26.3 Configuring an LDAP Server with YaST
Use YaST to set up an LDAP server. Typical use cases for LDAP servers
include the management of user account data and the configuration of
mail, DNS, and DHCP servers.
NOTE: Capitalization of the Names of the LDAP Objects
The YaST LDAP modules used to capitalize the names of all LDAP objects
they created or showed. Now YaST obeys the correct spellings according
to the name schema.
Figure 26-2 YaST LDAP Server Configuration
Figure 26-3 YaST LDAP Server—New Database
To set up an LDAP server for user account data, make sure the
openldap2 packages and packages they depend on
are installed. Then proceed as follows:
Log in as root.
Start YaST and select to
invoke the configuration wizard.
Configure the Figure 26-2:
of your LDAP server
(you can change these settings later)—see
Set LDAP to be started.
If the LDAP server should announce its services via SLP, check
Consider to Step 4.
. TLS is an encryption
technology. For more information, see
Confirm Figure 26-2.
with entering an
and then clicking
Check the and
click to exit the configuration wizard.
Figure 26-4 YaST LDAP Server Configuration
For changes or additional configuration start the LDAP server module
again and in the left pane expand Figure 26-4:
make subentries visible—see
With , configure the degree of
logging activity (verbosity) of the LDAP server. From the predefined
list, select or deselect the logging options according to your needs.
The more options are enabled, the larger your log files grow.
From determine the
connection types the LDAP server should allow. Choose from:
- LDAPv2 Bind Requests
This option enables connection requests (bind requests) from clients
using the previous version of the protocol (LDAPv2).
- Anonymous Bind When Credentials Not Empty
Normally the LDAP server denies any authentication attempts with
empty credentials (DN or password). Enabling this option, however,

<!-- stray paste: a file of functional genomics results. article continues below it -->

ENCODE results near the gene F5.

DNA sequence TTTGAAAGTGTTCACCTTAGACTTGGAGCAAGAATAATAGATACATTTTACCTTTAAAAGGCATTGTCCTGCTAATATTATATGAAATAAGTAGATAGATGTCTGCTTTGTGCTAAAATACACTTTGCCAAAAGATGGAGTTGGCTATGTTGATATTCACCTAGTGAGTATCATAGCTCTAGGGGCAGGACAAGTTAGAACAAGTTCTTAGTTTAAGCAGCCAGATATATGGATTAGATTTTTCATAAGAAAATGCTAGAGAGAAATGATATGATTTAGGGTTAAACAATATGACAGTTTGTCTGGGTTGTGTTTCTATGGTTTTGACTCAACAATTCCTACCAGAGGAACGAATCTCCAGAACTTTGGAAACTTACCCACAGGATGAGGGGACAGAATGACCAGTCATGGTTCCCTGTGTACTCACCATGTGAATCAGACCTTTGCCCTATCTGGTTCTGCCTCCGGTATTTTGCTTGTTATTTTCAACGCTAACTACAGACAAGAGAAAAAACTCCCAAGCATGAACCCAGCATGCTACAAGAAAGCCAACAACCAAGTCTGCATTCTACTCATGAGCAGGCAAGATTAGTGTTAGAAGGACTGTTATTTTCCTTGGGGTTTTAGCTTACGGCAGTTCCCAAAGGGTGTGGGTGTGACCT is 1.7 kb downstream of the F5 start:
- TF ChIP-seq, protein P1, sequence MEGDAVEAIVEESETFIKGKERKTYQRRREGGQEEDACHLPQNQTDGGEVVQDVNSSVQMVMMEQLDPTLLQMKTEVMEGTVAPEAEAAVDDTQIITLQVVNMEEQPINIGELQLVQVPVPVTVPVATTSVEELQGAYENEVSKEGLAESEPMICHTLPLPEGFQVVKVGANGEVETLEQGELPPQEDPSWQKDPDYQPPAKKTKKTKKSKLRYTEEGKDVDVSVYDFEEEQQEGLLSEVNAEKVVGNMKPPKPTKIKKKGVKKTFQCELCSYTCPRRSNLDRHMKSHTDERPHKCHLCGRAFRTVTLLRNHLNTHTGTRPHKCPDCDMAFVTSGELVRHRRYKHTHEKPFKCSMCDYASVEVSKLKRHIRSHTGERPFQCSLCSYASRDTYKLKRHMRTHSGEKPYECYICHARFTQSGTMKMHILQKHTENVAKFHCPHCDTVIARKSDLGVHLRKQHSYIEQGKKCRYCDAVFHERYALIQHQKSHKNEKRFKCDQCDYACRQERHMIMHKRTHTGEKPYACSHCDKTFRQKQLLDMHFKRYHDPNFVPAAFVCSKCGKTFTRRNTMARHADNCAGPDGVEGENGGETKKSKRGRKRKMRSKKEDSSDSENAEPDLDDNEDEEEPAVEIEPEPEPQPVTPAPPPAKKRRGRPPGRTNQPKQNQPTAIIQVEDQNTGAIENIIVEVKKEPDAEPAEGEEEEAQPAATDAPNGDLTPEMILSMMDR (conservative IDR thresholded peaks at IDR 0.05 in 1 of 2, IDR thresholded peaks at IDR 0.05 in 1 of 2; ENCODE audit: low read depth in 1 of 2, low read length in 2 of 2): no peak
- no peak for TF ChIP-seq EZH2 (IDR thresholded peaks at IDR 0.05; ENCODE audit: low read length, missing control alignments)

makes it possible to connect with a password and no DN to establish
an anonymous connection.
- Unauthenticated Bind When DN Not Empty
Enabling this option makes it possible to connect without
authentication (anonymously) using a DN but no password.
- Unauthenticated Update Options to Process
Enabling this option allows non-authenticated (anonymous) update
operations. Access is restricted according to ACLs and other rules
(see Section 26.7.1, Global Directives in slapd.conf).
Then from determine which
flags the LDAP server should disallow. Choose from:
- Disable Acceptance of Anonymous Bind Requests
- Disable Simple Bind Authentication
- Disable Forcing Session to Anonymous Status upon StartTLS Operation Receipt
- Disallow the StartTLS Operation if Authenticated
To configure secure communication between client and server, proceed
Activate to enable TLS and SSL
encryption of the client/server communication.
Either Section 35.2, YaST Modules for CA Management.
by specifying the exact
path to its location or enable the . If the is not available because it has not been
created during installation, go for first— for more information, see
Add Schema files to be included in the server's configuration by
in the left part of the dialog.
The default selection of schema files applies to the server providing a
source of YaST user account data.
YaST allows to add traditional Schema files (usually with a name
ending in .schema) or LDIF files containing Schema
definitions in OpenLDAP's LDIF Schema format.
Figure 26-5 YaST LDAP Server Configuration
To configure the databases managed by your LDAP server, proceed as
Select the item in the left part of the
Click to add the new database.
Enter the requested data:
Enter the base DN of your LDAP server.
Enter the DN of the administrator in charge of the server. If you